There does, however, seem to be a rationale for an LGBT group discussing the novel. The story concerns a triangle involving the narrator, the woman he carries on an vigourously sexual affair with Sarah, and Sarah's husband Henry. Concentration the Catholic perspective in the past had led me to see the story as a kind of less aristocratic version of Brideshead Revisited, that is about the workings of grace.
Remarkably it could be argued that the most striking relationship is between the narrator and Henry. The novel begins and ends with them, and after Sarah's death they move in together. The narrator is resolutely heterosexual, but it turns out that the reason for Sarah's affairs was that Henry had not been able to bring her to sexual climax. After she dies, Henry notes "I am not the marrying kind."
I think this is the subtext we will be exploring tonight.
Here are some other pertinent views.
Paul Theroux, Damned Old Graham Greene NYT 2004
My own feeling is that there is something ambiguously homoerotic in a man's conducting a lengthy affair with a married woman who remains at home and continues to sleep with her husband. This was a habit of Greene's. And there is the twisted logic of Greene's proclaiming his fidelity to his mistress while cheating on his wife, and also of course seeing hookers, for whom he had a hopeless penchant.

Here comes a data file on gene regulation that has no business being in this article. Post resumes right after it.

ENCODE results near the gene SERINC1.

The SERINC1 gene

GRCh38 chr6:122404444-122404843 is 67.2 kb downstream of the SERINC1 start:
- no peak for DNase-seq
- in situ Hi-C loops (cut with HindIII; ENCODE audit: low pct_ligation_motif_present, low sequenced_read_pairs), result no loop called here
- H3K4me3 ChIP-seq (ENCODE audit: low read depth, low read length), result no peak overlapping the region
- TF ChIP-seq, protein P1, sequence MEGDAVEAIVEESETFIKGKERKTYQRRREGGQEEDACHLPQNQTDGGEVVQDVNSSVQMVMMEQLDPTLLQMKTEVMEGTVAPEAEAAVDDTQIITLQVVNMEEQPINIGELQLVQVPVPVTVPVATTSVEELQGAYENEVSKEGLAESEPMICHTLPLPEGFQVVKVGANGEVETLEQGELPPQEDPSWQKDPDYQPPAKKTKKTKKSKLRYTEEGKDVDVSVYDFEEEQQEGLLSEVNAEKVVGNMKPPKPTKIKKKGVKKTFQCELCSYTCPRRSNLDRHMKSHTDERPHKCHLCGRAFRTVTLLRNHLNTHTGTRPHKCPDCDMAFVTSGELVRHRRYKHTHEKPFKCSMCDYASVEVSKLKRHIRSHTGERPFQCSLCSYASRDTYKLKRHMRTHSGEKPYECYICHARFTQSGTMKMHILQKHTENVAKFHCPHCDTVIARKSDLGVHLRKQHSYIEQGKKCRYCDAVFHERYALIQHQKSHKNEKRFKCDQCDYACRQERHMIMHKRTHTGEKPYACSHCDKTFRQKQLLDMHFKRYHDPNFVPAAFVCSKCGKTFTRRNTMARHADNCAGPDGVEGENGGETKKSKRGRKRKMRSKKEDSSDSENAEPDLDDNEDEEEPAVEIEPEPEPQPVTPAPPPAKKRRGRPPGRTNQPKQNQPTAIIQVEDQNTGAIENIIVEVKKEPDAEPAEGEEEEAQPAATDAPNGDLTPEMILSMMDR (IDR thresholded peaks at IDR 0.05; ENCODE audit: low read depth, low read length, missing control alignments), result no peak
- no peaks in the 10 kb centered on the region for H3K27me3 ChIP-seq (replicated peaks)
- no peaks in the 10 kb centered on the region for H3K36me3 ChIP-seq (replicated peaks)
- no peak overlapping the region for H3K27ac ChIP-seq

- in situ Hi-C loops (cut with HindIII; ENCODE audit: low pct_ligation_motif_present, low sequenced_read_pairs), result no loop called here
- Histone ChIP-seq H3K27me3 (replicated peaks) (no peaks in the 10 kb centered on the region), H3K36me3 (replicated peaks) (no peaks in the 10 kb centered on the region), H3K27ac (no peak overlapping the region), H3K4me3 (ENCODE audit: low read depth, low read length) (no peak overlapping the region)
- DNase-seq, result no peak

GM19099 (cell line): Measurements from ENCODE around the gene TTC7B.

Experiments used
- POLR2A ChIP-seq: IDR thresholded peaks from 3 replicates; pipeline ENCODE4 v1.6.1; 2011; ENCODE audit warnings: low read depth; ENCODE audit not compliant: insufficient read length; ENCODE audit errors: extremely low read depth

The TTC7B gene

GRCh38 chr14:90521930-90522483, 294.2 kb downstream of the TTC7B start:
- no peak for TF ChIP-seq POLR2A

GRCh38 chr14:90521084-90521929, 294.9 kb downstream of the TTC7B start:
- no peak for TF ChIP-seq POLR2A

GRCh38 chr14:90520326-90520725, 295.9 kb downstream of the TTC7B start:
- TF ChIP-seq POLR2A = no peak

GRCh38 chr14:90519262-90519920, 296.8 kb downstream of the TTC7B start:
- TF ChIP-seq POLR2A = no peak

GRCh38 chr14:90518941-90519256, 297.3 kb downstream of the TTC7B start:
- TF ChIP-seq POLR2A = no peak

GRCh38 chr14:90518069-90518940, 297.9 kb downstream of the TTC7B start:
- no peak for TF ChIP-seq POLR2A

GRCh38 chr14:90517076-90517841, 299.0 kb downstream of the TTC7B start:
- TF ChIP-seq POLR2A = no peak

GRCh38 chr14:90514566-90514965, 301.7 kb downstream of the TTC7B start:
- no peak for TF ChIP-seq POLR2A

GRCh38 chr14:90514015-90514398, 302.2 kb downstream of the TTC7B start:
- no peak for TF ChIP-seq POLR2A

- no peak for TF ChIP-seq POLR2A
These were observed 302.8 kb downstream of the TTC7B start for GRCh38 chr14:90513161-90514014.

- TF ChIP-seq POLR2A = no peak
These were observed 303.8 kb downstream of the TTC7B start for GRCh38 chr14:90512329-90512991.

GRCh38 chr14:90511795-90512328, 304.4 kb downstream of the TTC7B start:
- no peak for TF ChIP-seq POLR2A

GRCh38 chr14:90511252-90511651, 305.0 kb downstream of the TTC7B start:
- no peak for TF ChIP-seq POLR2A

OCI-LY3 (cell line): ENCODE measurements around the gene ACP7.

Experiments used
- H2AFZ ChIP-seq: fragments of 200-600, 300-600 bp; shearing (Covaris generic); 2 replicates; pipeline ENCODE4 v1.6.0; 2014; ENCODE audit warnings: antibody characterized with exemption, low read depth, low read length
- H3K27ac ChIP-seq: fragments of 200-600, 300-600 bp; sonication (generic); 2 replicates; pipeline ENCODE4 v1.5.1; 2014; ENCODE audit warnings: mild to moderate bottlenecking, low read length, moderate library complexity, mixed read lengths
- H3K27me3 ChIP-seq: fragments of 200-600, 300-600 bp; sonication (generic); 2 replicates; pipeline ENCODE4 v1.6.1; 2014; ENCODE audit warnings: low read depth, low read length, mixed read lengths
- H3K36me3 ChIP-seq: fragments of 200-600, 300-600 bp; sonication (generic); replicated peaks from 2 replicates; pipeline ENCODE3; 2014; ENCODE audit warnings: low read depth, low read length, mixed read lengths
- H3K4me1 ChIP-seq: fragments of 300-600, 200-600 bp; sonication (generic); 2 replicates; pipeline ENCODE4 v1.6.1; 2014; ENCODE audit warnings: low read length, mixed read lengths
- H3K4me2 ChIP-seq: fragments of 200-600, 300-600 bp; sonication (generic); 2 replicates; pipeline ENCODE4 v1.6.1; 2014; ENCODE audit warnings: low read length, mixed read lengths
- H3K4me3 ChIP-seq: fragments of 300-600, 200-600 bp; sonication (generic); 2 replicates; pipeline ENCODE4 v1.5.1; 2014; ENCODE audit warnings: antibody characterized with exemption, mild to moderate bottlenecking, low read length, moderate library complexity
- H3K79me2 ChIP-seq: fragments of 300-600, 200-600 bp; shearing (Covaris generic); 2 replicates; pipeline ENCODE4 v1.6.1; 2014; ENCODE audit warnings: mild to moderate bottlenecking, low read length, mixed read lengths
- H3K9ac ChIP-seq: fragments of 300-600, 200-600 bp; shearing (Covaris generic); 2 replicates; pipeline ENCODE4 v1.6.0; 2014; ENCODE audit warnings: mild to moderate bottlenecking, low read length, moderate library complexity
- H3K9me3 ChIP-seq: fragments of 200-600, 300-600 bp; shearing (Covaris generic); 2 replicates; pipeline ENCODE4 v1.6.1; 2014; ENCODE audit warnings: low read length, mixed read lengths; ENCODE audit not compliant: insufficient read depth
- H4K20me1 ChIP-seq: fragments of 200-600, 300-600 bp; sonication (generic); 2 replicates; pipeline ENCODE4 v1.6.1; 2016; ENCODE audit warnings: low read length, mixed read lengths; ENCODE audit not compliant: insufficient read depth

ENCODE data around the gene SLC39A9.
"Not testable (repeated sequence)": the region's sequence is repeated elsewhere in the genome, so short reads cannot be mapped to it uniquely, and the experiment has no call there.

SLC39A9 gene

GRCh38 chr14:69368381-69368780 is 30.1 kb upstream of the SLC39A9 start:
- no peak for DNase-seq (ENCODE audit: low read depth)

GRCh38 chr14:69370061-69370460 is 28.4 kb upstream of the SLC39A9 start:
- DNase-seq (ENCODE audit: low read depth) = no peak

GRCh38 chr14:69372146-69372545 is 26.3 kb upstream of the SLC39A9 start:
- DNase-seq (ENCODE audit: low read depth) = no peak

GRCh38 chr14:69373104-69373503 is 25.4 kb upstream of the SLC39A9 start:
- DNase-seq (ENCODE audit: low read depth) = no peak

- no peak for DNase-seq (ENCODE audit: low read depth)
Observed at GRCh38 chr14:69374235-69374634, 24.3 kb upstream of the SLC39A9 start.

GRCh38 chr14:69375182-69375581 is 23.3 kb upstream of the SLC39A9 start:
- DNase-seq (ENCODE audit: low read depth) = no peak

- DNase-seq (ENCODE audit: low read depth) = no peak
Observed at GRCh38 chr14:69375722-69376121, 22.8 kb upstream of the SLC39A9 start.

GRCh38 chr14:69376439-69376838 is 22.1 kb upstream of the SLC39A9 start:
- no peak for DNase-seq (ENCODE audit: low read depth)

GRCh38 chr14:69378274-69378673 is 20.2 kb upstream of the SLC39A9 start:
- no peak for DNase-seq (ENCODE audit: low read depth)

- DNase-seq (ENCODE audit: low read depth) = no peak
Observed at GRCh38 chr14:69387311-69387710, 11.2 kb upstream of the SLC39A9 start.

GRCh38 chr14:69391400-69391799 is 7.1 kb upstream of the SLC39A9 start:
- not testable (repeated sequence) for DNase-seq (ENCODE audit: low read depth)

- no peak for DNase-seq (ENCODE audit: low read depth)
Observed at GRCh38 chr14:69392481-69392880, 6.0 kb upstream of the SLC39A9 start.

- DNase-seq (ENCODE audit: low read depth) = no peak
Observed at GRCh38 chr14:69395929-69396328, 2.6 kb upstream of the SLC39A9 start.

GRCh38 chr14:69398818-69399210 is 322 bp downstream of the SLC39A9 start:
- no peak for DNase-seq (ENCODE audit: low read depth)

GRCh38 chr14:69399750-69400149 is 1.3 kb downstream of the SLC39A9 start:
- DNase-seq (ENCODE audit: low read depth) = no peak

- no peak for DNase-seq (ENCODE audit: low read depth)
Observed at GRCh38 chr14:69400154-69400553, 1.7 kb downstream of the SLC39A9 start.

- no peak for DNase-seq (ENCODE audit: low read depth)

Michael Thornton, The decadent world of Graham Greene - the high priest of darkness Mail on Sunday 2008
Once he had achieved his object and his wife was pregnant, he broke his marriage vows and became a serial adulterer with at least 47 prostitutes whose identities are known and with dozens more who remain unknown.
An alcoholic, he abandoned his wife and two children for affairs with a series of married mistresses.
And though he vehemently denied rumours of bisexuality, his closest male friend was a homosexual who daily preyed on young boys, while there is clear evidence that Greene regularly seduced under-age teenage lads on the Italian island of Capri.
In Thompson, Graham Greene, uneasy Catholic TLS 2006
Although Greene claimed to dislike the label “Catholic novelist”, he retained his faith, if not his belief, in Catholicism all his life. To his dying day he kept a photograph in his wallet of the Italian stigmatic Padre Pio, whose hands and feet were said to display the wounds of Christ. Whether these lesions were of neurotic origin – psychological rather than supernatural – Greene did not care to know: he wanted there to be a mystery at the heart of life. It may seem incredible that an intelligent man could be awed by the irrationality of stigmatism. But as Greene told the Tablet in 1989: “There is a mystery. There is something inexplicable in human life”.